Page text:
Stop Snoring & Sleep Apnea

Sleep Disordered Breathing (SDB):

Risk Factors Includes:
Rhinometer:
Pharyngometer:
Oral Appliances:
SDB has been linked to:

Do you snore?
Do you wake up tired in the morning?
Do you suffer from headaches? Acid reflux?
Do you have high blood pressure?

If you answered yes to any of these questions, you could be suffering from sleep disordered breathing.

Sleep Disordered Breathing (SDB)

Is defined as labored respiration during sleep caused by airway obstruction. If you suffer from SDB, as you fall asleep you experience a loss of muscle tone called airway patency. The soft tissues in your airway relax against the tongue, partially cutting off air flow to your lungs. SDB can be severe to the point of complete airway collapse. Those who suffer from SDB experience breathing difficulty ranging from mild to acute; snoring, upper airway resistance syndrome (UARS), and obstructive sleep apnea (OSA). Snoring is always indicative of the development or or existence of a sleep breathing disorder. UARS is more common in younger women, and is often accompanied by headaches, Gastroesophegeal Reflux (GER), and asthma. OSA is, as defined by the National Heart, Lung and blood institute, “a breathing disorder characterized by brief interruptions during sleep… repeated periods of no breathing for at least 10 seconds at a time.” These periods are called apenic events and can last longer than one minute.

 

Risk Factors Includes:

  • Weight gain
  • Increasing age
  • Family history
  • Malformation of the orofacial area (misaligned teeth, jaw,palate)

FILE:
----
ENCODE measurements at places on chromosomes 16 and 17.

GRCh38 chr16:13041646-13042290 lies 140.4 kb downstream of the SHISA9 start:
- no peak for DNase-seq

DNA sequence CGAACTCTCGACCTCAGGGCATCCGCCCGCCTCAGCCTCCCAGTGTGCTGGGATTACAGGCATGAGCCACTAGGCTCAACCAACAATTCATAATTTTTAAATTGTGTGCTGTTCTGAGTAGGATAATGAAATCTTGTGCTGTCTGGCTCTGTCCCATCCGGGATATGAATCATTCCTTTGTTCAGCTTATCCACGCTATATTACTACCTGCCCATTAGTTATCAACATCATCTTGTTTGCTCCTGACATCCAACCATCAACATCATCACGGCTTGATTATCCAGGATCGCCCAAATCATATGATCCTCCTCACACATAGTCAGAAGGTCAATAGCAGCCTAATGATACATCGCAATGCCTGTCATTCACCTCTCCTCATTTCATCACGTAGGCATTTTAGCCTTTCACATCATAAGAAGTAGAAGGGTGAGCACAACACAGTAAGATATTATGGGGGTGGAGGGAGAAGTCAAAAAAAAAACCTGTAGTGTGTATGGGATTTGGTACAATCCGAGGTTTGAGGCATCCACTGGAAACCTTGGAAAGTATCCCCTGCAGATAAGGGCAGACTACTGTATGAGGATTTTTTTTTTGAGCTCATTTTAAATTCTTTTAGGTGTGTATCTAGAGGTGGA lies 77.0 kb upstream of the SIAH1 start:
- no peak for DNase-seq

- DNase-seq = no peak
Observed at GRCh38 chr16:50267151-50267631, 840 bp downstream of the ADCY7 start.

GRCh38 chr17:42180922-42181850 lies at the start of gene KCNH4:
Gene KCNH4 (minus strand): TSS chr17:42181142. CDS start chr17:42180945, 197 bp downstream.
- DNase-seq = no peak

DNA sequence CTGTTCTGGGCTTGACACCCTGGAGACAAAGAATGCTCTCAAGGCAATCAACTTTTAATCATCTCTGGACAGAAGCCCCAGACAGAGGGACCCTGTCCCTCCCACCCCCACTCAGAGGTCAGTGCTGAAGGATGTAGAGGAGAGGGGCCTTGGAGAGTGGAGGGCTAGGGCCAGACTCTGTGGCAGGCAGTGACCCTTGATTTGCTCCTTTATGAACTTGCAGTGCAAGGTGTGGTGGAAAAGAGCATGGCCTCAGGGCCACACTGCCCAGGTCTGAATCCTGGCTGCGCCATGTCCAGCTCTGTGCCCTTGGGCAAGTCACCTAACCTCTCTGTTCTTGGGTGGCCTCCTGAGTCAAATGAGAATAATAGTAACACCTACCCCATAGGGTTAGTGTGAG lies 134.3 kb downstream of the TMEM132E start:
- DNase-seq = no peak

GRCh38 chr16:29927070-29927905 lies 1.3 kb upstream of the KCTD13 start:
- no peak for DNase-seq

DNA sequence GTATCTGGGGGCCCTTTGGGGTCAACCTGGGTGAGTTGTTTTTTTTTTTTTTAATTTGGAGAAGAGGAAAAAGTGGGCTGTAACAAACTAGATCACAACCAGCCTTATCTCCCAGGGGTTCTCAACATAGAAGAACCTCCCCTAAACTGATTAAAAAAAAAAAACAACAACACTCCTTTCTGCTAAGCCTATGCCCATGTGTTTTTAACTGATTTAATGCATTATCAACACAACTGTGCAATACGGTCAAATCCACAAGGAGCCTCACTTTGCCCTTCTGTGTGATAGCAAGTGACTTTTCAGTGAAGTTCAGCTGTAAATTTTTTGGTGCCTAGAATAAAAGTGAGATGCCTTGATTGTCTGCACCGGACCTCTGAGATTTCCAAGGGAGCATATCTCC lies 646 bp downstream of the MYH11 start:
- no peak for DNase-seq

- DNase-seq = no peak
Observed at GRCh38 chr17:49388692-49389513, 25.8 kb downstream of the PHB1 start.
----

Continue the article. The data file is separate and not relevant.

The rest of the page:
• Bruxism (teeth grinding)
  • Polycystic Ovarian Syndrome (PCOS)
  • Menopause
  • Progesterone/Estrogen deficiency
  • Anatomy and physiology of the airway

Your Dentist can help.

How? Sleep Disorders Dentistry.

Sleep Disorders Dentistry concentrates on reducing respiratory distress (your breathing problems at night) by determining the location and degree of airway obstruction and placing your airway in optimal breathing position to restore its patency.

 

 

In order to determine the severity of your sleep disordered breathing problem, your dentist will “map” your nasal passages and your oral airway with a quick and painless technique called Acoustic Reflection Technology. ART draws a picture of your nasal passages and oral airway with sound. After pinpointing the location and degree of the airway obstruction, your dentist will treat you with Oral Appliance Therapy.

When mapping your airway with ART, your dentist employs a suite of diagnostic equipment called Eccovision, a self contained processor emitting soundwaves through two tools: the rhinometer and the pharyngometer.